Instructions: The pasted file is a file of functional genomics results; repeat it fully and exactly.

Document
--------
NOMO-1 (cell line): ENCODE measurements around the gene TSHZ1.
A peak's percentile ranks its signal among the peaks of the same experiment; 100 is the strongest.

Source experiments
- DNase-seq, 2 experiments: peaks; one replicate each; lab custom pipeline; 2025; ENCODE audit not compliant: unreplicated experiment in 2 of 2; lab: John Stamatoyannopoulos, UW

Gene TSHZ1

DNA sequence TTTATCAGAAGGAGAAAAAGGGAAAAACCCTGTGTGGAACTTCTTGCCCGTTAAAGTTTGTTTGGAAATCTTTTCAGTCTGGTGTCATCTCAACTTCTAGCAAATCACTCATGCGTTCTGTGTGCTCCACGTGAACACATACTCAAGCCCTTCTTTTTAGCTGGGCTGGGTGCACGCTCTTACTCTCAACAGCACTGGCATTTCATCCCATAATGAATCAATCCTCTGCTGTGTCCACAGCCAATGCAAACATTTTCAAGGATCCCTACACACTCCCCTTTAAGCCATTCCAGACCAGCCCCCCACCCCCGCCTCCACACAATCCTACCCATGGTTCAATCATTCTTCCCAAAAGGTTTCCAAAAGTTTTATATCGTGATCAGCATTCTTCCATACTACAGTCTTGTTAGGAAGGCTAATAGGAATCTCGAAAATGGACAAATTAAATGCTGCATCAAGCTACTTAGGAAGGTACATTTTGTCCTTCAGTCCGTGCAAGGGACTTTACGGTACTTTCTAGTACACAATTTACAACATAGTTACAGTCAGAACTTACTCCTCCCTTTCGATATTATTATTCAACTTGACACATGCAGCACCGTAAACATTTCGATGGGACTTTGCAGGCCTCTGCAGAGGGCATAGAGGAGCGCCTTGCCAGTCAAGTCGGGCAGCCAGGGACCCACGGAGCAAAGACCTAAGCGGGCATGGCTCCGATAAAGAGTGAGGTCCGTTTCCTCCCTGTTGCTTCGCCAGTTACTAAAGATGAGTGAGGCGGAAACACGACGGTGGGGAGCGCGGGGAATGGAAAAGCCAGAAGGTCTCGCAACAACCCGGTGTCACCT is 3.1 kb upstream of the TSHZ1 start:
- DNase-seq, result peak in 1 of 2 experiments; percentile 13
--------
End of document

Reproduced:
NOMO-1 (cell line): ENCODE measurements around the gene TSHZ1.
A peak's percentile ranks its signal among the peaks of the same experiment; 100 is the strongest.

Source experiments
- DNase-seq, 2 experiments: peaks; one replicate each; lab custom pipeline; 2025; ENCODE audit not compliant: unreplicated experiment in 2 of 2; lab: John Stamatoyannopoulos, UW

Gene TSHZ1

DNA sequence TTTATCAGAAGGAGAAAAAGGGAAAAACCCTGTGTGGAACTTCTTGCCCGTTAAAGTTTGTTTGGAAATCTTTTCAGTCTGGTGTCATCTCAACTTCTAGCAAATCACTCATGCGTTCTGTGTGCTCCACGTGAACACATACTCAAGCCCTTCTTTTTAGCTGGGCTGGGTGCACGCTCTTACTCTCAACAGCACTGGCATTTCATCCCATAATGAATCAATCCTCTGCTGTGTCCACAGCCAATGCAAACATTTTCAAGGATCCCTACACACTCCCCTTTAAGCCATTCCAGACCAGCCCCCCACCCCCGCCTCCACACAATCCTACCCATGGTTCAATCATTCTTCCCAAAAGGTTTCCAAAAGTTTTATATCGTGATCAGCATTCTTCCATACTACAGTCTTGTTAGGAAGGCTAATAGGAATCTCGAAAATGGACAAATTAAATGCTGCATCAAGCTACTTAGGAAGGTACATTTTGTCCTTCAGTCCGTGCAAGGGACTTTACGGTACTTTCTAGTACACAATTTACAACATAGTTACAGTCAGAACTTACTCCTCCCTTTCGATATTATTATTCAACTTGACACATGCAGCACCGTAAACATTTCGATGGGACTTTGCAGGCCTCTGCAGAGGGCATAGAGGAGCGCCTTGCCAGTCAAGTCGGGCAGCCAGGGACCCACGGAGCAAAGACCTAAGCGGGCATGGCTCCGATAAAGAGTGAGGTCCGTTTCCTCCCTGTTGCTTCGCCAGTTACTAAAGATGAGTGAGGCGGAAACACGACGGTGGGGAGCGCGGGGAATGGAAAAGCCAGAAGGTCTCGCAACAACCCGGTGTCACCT is 3.1 kb upstream of the TSHZ1 start:
- DNase-seq, result peak in 1 of 2 experiments; percentile 13